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Performance_schema considerations.

I have for the first time been spending some time trying to understand the performance_schema. It is not easy to understand everything unless you are very well-versed in server internals (what I am not) and much information available here is probably more useful for server developers and testers than for ordinary users. But anyway some of the P_S tables are reasonable simple and useful. For instance the ‘accounts’ and ‘hosts’ tables (introduced in MySQL 5.6x) are immensely useful for everybody.

The reason why I spent time with this now was (I am totally egoistic, of course) that we just released the first beta in a new MONyog release cycle where you may expose P_S contents for monitoring. Please refer this Blog.

However I have two concerns with the P_S implementation. This derives from the fact that P_S is to some extent  updateable for users having sufficient privileges. You may for instance disable/enable ‘consumers’ and decide whether information should be recorded in counts of CPU clock-cycles or microseconds etc. Also some tables may be truncated in order to discard old information and free memory.

The interface for this is standard SQL statements (UPDATE, TRUNCATE). IMHO this leads to two problems/concerns:

1) Server restart. If the server restarts all P_S settings are reset to default. The UPDATEs from last running instance are lost. I am  simply missing a mechanism to load the UPDATEs again automatically at startup. I do not favour  introducing a lot of new server startup options and variables (that would be around 100 I think if all cases should be covered and there already are more than enough options IMHO). One option could be a P_S configuration file (‘performance_schema.ini’) or maybe an EVENT executing at startup (“at startup” could be a useful schedule setting for an EVENT in other contexts as well – but it is not in any server version currently). Also the problem cannot be worked around an automated way currently on Windows as far as I can see, as on this platform the server is not started by a ‘script’ but by an executable (the ‘Windows Service Manager’ reading details from a registry key). On Unix-type platforms you may (I think so!) modify the server startup script adding a call to Perl/Python/whatever script performing the updates on the P_S tables.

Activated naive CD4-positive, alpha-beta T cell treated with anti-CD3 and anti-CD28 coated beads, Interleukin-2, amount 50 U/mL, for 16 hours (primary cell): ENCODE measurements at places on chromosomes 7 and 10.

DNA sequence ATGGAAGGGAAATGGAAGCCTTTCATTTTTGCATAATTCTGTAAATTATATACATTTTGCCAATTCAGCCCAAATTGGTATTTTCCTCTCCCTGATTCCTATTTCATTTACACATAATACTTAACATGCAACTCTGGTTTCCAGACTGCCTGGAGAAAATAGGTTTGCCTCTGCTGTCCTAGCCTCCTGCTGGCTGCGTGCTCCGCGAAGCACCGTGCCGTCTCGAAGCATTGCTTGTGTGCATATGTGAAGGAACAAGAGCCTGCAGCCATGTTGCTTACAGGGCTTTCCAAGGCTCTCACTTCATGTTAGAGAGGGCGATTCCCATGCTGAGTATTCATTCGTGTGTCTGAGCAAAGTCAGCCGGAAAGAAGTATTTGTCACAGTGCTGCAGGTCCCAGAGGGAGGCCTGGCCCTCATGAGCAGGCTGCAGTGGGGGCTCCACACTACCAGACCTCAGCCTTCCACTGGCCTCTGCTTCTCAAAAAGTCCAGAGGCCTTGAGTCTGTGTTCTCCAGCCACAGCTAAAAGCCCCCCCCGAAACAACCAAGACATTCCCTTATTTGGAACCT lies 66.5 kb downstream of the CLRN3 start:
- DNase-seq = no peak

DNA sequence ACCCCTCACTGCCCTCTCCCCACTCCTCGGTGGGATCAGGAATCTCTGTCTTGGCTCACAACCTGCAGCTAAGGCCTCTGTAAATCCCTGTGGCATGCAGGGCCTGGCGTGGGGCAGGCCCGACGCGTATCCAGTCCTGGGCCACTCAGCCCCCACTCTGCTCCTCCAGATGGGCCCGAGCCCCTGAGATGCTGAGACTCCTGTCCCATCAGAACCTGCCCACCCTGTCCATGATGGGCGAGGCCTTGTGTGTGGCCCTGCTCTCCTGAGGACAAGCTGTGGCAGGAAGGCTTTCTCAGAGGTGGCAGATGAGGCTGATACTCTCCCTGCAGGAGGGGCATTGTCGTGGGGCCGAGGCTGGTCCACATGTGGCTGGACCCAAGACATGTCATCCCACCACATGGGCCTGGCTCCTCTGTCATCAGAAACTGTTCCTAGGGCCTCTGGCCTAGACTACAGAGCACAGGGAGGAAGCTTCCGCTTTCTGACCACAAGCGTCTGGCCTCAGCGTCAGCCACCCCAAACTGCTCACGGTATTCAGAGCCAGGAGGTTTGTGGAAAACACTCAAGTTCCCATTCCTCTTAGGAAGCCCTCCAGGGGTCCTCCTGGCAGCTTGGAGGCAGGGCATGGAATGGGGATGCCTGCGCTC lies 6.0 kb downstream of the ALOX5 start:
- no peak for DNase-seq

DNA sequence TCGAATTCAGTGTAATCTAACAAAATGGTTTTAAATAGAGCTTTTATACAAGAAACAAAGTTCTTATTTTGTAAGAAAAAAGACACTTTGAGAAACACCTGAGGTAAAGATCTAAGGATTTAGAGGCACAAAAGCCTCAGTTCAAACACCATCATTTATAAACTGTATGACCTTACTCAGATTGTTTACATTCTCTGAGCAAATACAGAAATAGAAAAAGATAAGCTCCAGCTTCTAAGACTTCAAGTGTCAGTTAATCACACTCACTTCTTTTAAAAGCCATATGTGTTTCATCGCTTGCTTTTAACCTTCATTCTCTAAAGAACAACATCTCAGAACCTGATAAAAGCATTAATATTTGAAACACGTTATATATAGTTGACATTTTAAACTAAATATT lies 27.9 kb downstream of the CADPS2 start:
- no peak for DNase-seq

2) Multi-user/multi-admin environment. If for instance GRANTS for ‘peter’@’thishost’ are like “GRANT CREATE USER, SELECT,UPDATE ON *.* TO ‘peter’@’thishost’ WITH GRANT OPTION;” then peter may “GRANT SELECT,UPDATE ON performance_schema.* TO ‘jimmy’@’thathost’;”. Now both peter and jimmy can UPDATE the P_S tables that are updateable. But the problem is that one of the users may do so without the knowledge of the other resulting in unexpected results. The only solution I found was LOCKING (example: “LOCK TABLES performance_schema.setup_consumers READ;“). I don’t find it fully satisfactory however, but I have no better solution with current implementation and also no usable idea for an improved implementation.  

Any thoughts?

5 thoughts on “Performance_schema considerations.

  1. Pingback: Log Buffer #247, A Carnival of the Vanities for DBAs | The Pythian Blog

  2. Pingback: Webyog » Per-database information in performance_schema, please!

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